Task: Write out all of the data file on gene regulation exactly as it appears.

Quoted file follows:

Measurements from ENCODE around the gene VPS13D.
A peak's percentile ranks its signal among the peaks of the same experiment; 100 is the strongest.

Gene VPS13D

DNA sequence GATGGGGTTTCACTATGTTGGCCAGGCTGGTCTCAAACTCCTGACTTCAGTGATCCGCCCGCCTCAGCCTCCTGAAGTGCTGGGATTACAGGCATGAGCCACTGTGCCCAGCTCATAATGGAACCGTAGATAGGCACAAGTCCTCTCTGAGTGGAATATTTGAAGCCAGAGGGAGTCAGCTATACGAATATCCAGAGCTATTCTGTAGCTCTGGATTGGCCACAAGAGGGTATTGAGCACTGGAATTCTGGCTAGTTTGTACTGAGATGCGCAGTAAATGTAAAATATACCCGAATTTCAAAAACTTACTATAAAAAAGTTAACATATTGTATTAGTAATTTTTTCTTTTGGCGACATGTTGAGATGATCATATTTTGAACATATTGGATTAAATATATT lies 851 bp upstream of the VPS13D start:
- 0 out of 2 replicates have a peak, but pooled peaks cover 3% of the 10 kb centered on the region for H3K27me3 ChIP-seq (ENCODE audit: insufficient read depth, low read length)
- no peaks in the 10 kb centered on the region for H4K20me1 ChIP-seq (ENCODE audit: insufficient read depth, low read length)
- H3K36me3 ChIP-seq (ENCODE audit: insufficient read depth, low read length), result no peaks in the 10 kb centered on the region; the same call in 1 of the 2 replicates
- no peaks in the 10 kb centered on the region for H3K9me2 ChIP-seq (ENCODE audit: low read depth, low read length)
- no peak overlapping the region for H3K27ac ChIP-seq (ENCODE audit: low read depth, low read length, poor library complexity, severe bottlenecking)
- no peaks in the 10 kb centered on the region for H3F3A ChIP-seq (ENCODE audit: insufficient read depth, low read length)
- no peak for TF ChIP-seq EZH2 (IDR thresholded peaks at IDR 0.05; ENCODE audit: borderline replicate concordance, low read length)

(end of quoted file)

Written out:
Measurements from ENCODE around the gene VPS13D.
A peak's percentile ranks its signal among the peaks of the same experiment; 100 is the strongest.

Gene VPS13D

DNA sequence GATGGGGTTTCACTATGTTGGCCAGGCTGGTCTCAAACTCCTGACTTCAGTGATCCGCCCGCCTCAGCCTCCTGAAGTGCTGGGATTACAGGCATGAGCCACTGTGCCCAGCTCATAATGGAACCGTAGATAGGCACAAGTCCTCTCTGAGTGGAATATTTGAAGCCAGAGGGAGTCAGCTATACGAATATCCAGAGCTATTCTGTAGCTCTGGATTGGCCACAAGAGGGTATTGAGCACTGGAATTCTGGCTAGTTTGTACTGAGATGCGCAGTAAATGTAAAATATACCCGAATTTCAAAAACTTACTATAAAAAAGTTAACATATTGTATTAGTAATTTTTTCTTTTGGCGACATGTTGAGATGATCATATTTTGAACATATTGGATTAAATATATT lies 851 bp upstream of the VPS13D start:
- 0 out of 2 replicates have a peak, but pooled peaks cover 3% of the 10 kb centered on the region for H3K27me3 ChIP-seq (ENCODE audit: insufficient read depth, low read length)
- no peaks in the 10 kb centered on the region for H4K20me1 ChIP-seq (ENCODE audit: insufficient read depth, low read length)
- H3K36me3 ChIP-seq (ENCODE audit: insufficient read depth, low read length), result no peaks in the 10 kb centered on the region; the same call in 1 of the 2 replicates
- no peaks in the 10 kb centered on the region for H3K9me2 ChIP-seq (ENCODE audit: low read depth, low read length)
- no peak overlapping the region for H3K27ac ChIP-seq (ENCODE audit: low read depth, low read length, poor library complexity, severe bottlenecking)
- no peaks in the 10 kb centered on the region for H3F3A ChIP-seq (ENCODE audit: insufficient read depth, low read length)
- no peak for TF ChIP-seq EZH2 (IDR thresholded peaks at IDR 0.05; ENCODE audit: borderline replicate concordance, low read length)